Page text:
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Weekend link dump for January 22

Enjoy that penultimate weekend of football while you still can.

I have long thought that what the world needs is more pee-powered electronics.

I don’t recall there being anything about this in the Bible.

That naughty e-book you just downloaded may well have been plagiarized.

Maybe selling off your state Capitol isn’t such a hot idea.

No Labels = no substance. Which is no surprise.

Better check the alarm settings on your phone now while you still can.

MLK Day is a fine day to talk about voting rights and the sustained assault they are under. Really, any day is a good day for that.

Hey, look! Vote fraud! Right here in Texas! Someone call Greg Abbott!

Bill Gates may be the greatest philanthropist that ever lived.

Real fame is having new species named for you. Here are some alternate suggestions as well.

“Everyone always regrets angry revenge puppies.” Boy, if I had a nickel for every time I heard that…

Can we all get along, please?

Clearly, some people just don’t know how to multitask.

I didn’t get around to going black for the SOPA protest on Wednesday, but boy were SOPA supporters amazingly whiny about it.

If obesity rates go the smoking rates did, it’ll be a good thing.

Boy, remember when Rick Perry was the great white hope for Republicans in 2012? Those were the days.

“Dear Mittens: In re: making tax returns public, I suggest you call me. Sooner rather than later. Yours sincerely, Bill White”

Oh, by the way, Rick Santorum won Iowa.

Yes, Facebook may get even more annoying. Sometimes, a deft unfriending is your best option.

Why Mitt Romney should pay higher taxes.

Making the right decision about birth control.

RIP, Etta James.

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  1. Gary Bennett says:

    “Bill Gates may be the greatest philanthropist that ever lived.”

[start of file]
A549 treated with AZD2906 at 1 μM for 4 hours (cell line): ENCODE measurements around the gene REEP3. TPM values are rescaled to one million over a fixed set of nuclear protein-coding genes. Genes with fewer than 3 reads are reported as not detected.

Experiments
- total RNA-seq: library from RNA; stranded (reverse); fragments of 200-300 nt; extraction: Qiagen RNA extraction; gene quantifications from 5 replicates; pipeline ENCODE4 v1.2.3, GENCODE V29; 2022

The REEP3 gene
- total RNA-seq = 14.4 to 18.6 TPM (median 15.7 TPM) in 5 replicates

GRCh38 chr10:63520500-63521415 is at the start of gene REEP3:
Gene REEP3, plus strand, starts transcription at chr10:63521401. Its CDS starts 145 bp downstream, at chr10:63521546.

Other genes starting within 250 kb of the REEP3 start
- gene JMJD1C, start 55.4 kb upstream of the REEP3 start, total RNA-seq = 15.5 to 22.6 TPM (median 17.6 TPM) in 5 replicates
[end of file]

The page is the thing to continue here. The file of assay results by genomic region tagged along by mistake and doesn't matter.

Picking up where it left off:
His legacy would be considerably greater if it were not so subversive of public education, following theories that are ultimately destructive.

  2. Ross says:

    Perhaps Bill Gates ideas deserve some consideration. After all, it’s not like the current methods of running public education are working at all well. I particularly like his idea to fire the bottom 10% of teachers. Of course, the education unions have an irrational belief that all of their members are equally competent, so none of them should be fired. That’s patently stupid, and ignores human nature. In any case, Gates is to be commended for his efforts to improve lives around the world.

  3. Gary Bennett says:

    The guiding premise of educational “reform” over the last generation has been that everyone knows how to make schools better but teachers. This premise has led to one ham-fisted measure after another, each leading to an even greater fiasco, culminating in No Child Left Behind. In the meantime we have seen that the major reasons for failure in public school do not have to do with teacher quality but with parental non-involvement and twisted peer cultures, abetted in great part by an anti-intellectual, anti-work and study media culture, both of which are off limits to political change. The areas that are within our power to change in schools require, not more threats against teachers’ livelihoods but teacher empowerment along the lines of the Finnish national model (a system that made proven, dramatic gains that are verified by, but not driven by, testing).

    There are many problems in the world where ignorant, but well-intentioned, action is worse than doing nothing; and American education is one of them.

  4. Ross says:

    Parental non-involvement is a huge problem, no doubt. I can see the difference at my son’s school between kids whose parents are involved, and those who aren’t. I don’t know that there is a political solution to that issue.

    However, there are other issues that can be resolved politically. Eliminate credentialism. Having extra degrees doesn’t make someone a good teacher, it makes them well educated.

    Quit relying on studies done by education professors who have never been in the classroom. That’s how the horrific whole language method of reading was introduced, denying millions of children the ability to read well.

    Realize that not all teachers are equal. Reward the good teachers, fire the bad ones. We know who they are. in some cities, they sit in offices reading the paper because they can’t be terminated.

    Listen to classroom teachers, most of them know what they are doing.